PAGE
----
Susan Rogers’ catalyst songs - Take 5 - ABC Radio

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  1. The Prince Podcast – Susan Rogers Interview – Podcastjuice.net

    I have so enjoyed this interview.

    i love hearing the eyewitness accounts and Susan’s take on situations we’ve only heard about.

    i agree with you, michael, that his unreleased tapes should not be ‘finished.’ I don’t believe susan knows what prince prince’s final ailment was, which is fine, it should matter and it doesn’t.

    she was kind of talking about stuff that’s been in the media, which is straw grasping. prince had his operation in 2010 and the pain med addiction was a recent event due to terminal illness (according to his sister).

    that aside, i don’t agree that prince was not as funky as james or sly.

    sly was a funky pop artist who could have had a great career but drugs kept him from showing up to gigs…we never knew if he was going to be there…lol! luckily we saw his band on tv.

    much like tupac, his great words did not equal the ability to follow through.

    in any case larry drove the funk of sly and prince had larry.

    maceo and bobby byrd drove the jt’s and prince had maceo.

    prince was the funkiest brother on 2 legs.

    james was good, but you didn’t always understand what he was saying, but he was really something when he came on the scene in the 60’s.

    i saw him in the 80’s and he was so high he didn’t know where he was (Beverly theatre, l.a.). we were so disappointed, to say nothing of his personal life as a batterer.

    prince wasn’t perfect, but he was an artist…a real artist.

    sly started out as one, james was a businessman.

    lastly, susan may have not realized it but ‘adore’ became the ‘black national anthem of love’ and i’m surprised you didn’t tell her that.

    thanks for keeping the purple flame alive.

    http://podcastjuice.net/the-prince-podcast-susan-rogers-interview/

    —Huffduffed by chasereeves

  2. Susan Rogers on Prince, production and perception | Loop

    At Loop 2017, veteran studio engineer Susan Rogers talks to Ableton’s Dennis DeSantis about working and touring with Prince in the 1980s, her academic work on audio perception, and career choices in the music industry.

    See more from Loop: https://www.ableton.com/blog/loop/

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    Original video: https://www.youtube.com/watch?v=EgBZHIUUn8Q&t=2s
    Downloaded by http://huffduff-video.snarfed.org/ on Fri, 13 Sep 2019 21:10:55 GMT Available for 30 days after download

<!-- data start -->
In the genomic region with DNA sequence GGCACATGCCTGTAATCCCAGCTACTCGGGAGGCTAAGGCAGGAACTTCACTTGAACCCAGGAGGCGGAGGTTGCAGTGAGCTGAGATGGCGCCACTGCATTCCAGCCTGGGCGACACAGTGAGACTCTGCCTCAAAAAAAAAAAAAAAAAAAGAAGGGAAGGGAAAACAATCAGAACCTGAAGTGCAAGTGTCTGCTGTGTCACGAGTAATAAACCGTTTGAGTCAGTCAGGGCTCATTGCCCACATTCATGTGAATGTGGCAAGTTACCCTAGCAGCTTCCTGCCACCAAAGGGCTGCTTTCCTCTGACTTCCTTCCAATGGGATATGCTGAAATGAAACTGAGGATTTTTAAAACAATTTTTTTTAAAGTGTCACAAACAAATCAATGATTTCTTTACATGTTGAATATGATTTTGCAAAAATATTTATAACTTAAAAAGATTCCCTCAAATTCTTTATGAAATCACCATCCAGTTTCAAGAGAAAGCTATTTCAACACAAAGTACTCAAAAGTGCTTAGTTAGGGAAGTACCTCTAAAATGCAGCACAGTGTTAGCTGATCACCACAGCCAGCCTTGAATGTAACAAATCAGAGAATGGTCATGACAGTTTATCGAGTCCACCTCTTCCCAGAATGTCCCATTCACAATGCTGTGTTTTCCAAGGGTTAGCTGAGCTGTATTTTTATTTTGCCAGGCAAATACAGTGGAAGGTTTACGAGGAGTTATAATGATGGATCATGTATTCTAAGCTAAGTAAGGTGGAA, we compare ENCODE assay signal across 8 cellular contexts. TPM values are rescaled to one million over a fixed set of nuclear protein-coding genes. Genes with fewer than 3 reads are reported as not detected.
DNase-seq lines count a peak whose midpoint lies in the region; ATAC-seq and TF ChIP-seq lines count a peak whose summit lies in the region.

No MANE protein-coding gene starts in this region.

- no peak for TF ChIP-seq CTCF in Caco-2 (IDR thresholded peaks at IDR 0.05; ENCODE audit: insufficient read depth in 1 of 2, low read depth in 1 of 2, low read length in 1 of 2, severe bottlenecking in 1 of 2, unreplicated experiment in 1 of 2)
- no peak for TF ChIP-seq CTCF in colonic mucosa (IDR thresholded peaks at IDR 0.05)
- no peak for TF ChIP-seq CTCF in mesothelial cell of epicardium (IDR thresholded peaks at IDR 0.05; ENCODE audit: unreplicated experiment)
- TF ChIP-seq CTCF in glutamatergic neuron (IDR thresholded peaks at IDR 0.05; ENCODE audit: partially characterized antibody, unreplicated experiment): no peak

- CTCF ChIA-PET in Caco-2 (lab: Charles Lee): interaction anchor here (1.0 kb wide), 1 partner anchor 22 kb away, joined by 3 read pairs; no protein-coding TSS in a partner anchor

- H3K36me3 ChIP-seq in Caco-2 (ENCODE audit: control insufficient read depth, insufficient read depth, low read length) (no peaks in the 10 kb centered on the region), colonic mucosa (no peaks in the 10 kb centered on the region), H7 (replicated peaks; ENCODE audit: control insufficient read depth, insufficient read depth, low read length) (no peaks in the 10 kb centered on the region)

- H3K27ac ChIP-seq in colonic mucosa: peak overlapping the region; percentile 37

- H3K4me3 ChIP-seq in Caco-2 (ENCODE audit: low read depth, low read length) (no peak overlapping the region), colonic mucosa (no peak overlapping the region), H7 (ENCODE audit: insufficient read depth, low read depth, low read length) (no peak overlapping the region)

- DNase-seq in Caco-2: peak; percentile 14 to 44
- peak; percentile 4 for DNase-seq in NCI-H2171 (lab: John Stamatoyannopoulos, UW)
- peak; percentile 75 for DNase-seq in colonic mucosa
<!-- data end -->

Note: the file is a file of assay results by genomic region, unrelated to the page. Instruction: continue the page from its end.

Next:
—Huffduffed by dst

  3. Prince Engineer Susan Rogers Lecture (Montréal 2016) | Red Bull Music Academy

    Susan Rogers dropped out of high school in Southern California to teach herself how to be a sound engineer and technician. By 25, she was working for Crosby, Stills and Nash at their Rudy Records studio. Later, in 1983, Rogers heard that Prince was looking for an engineer and went on to spend five years working for him in Minneapolis and L.A on albums like Purple Rain. The result was a working relationship that would change her life forever.

    Rogers went on to record, mix and/or produce artists such as the Jacksons, Laurie Anderson, David Byrne and the Barenaked Ladies. But nowadays she focuses on the academic side of things. She holds a doctorate in psychology from McGill University and is now Associate Professor and director of the Berklee Music Perception and Cognition Laboratory. Her research focuses on auditory memory, psychoacoustics and the perception of musical signals. In her lecture at the 2016 Red Bull Music Academy, Rogers discussed the intricacies of listening, becoming a producer and her memories of working with Prince.

    TOPICS: 3:25 - Listening and hearing through someone else’s ears. 15:49 - First jobs and becoming a producer 35:00 - Recording Purple Rain 43:28 - Prince’s value system 1:14:52 - Recording "The Ballad of Dorothy Parker" 1:38:…

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    Original video: https://www.youtube.com/watch?v=8ON0nQCQF08&list=PLDdx2qJK6Byg66Z6HDklqhXSKNW9HJgy4
    Downloaded by http://huffduff-video.snarfed.org/ on Sun, 05 Feb 2017 19:03:32 GMT Available for 30 days after download

    —Huffduffed by chigady

  4. James McBride et Sébastian Danchin : Mon nom est Brown, James Brown

    durée : 00:56:59 - Ping Pong, la culture sans limites - par : Mathilde Serrel - A la table ce soir, James McBride, écrivain et jazzman américain pour "Mets le feu et tire-toi", un tableau magistral de l’univers de James Brown. A ses côtés, Sébastian Danchin, le directeur artistique et programmateur de Paris Jazz Festival.

    • réalisé par : Thomas Beau

    https://www.franceculture.fr/emissions/ping-pong/james-mcbride-et-sebastian-danchin-mon-nom-est-brown-james-brown

    —Huffduffed by robotselzer